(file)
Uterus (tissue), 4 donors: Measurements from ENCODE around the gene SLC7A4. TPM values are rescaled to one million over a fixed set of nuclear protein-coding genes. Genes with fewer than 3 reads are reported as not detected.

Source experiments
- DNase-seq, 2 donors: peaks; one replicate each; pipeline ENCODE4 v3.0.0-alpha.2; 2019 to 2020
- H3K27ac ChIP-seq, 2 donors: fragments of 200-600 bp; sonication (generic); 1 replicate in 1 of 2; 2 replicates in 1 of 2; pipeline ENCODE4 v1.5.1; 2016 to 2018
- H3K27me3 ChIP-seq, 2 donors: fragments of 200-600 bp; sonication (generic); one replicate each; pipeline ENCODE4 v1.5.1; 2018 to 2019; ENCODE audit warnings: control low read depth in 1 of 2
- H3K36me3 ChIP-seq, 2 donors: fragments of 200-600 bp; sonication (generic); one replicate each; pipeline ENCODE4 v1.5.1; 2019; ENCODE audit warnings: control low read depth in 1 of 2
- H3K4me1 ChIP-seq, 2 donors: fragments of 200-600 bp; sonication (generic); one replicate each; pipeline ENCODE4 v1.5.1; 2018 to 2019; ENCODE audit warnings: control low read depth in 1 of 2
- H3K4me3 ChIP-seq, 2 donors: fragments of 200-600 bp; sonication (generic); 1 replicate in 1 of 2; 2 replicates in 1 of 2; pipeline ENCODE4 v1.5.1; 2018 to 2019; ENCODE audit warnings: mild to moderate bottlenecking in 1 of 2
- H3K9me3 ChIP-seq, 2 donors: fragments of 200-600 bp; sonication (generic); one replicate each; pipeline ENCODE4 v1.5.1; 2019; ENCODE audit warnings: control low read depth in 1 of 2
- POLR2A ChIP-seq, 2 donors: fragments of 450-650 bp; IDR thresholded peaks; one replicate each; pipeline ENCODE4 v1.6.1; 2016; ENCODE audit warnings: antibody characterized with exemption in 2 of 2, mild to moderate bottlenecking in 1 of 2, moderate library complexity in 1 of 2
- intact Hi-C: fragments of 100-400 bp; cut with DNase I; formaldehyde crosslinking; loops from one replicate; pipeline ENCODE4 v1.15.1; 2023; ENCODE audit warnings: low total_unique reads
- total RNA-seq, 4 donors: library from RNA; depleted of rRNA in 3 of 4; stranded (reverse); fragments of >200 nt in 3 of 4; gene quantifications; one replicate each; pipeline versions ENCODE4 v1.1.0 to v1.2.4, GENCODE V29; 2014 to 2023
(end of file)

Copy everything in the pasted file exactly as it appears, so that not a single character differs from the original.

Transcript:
Uterus (tissue), 4 donors: Measurements from ENCODE around the gene SLC7A4. TPM values are rescaled to one million over a fixed set of nuclear protein-coding genes. Genes with fewer than 3 reads are reported as not detected.

Source experiments
- DNase-seq, 2 donors: peaks; one replicate each; pipeline ENCODE4 v3.0.0-alpha.2; 2019 to 2020
- H3K27ac ChIP-seq, 2 donors: fragments of 200-600 bp; sonication (generic); 1 replicate in 1 of 2; 2 replicates in 1 of 2; pipeline ENCODE4 v1.5.1; 2016 to 2018
- H3K27me3 ChIP-seq, 2 donors: fragments of 200-600 bp; sonication (generic); one replicate each; pipeline ENCODE4 v1.5.1; 2018 to 2019; ENCODE audit warnings: control low read depth in 1 of 2
- H3K36me3 ChIP-seq, 2 donors: fragments of 200-600 bp; sonication (generic); one replicate each; pipeline ENCODE4 v1.5.1; 2019; ENCODE audit warnings: control low read depth in 1 of 2
- H3K4me1 ChIP-seq, 2 donors: fragments of 200-600 bp; sonication (generic); one replicate each; pipeline ENCODE4 v1.5.1; 2018 to 2019; ENCODE audit warnings: control low read depth in 1 of 2
- H3K4me3 ChIP-seq, 2 donors: fragments of 200-600 bp; sonication (generic); 1 replicate in 1 of 2; 2 replicates in 1 of 2; pipeline ENCODE4 v1.5.1; 2018 to 2019; ENCODE audit warnings: mild to moderate bottlenecking in 1 of 2
- H3K9me3 ChIP-seq, 2 donors: fragments of 200-600 bp; sonication (generic); one replicate each; pipeline ENCODE4 v1.5.1; 2019; ENCODE audit warnings: control low read depth in 1 of 2
- POLR2A ChIP-seq, 2 donors: fragments of 450-650 bp; IDR thresholded peaks; one replicate each; pipeline ENCODE4 v1.6.1; 2016; ENCODE audit warnings: antibody characterized with exemption in 2 of 2, mild to moderate bottlenecking in 1 of 2, moderate library complexity in 1 of 2
- intact Hi-C: fragments of 100-400 bp; cut with DNase I; formaldehyde crosslinking; loops from one replicate; pipeline ENCODE4 v1.15.1; 2023; ENCODE audit warnings: low total_unique reads
- total RNA-seq, 4 donors: library from RNA; depleted of rRNA in 3 of 4; stranded (reverse); fragments of >200 nt in 3 of 4; gene quantifications; one replicate each; pipeline versions ENCODE4 v1.1.0 to v1.2.4, GENCODE V29; 2014 to 2023